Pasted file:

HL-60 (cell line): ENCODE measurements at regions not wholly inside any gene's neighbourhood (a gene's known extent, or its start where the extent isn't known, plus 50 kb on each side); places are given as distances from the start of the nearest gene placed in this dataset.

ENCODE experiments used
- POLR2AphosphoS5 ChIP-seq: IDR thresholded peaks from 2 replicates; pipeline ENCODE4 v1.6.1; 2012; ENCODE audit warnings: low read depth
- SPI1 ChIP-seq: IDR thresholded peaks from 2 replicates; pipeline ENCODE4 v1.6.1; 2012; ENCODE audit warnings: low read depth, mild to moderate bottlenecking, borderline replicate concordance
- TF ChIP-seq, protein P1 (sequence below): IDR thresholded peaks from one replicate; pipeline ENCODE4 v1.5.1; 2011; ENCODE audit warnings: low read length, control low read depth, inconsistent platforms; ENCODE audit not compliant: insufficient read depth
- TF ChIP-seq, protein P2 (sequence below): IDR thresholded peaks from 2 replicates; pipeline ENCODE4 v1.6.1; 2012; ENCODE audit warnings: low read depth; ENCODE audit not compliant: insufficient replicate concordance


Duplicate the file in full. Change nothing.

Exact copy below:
HL-60 (cell line): ENCODE measurements at regions not wholly inside any gene's neighbourhood (a gene's known extent, or its start where the extent isn't known, plus 50 kb on each side); places are given as distances from the start of the nearest gene placed in this dataset.

ENCODE experiments used
- POLR2AphosphoS5 ChIP-seq: IDR thresholded peaks from 2 replicates; pipeline ENCODE4 v1.6.1; 2012; ENCODE audit warnings: low read depth
- SPI1 ChIP-seq: IDR thresholded peaks from 2 replicates; pipeline ENCODE4 v1.6.1; 2012; ENCODE audit warnings: low read depth, mild to moderate bottlenecking, borderline replicate concordance
- TF ChIP-seq, protein P1 (sequence below): IDR thresholded peaks from one replicate; pipeline ENCODE4 v1.5.1; 2011; ENCODE audit warnings: low read length, control low read depth, inconsistent platforms; ENCODE audit not compliant: insufficient read depth
- TF ChIP-seq, protein P2 (sequence below): IDR thresholded peaks from 2 replicates; pipeline ENCODE4 v1.6.1; 2012; ENCODE audit warnings: low read depth; ENCODE audit not compliant: insufficient replicate concordance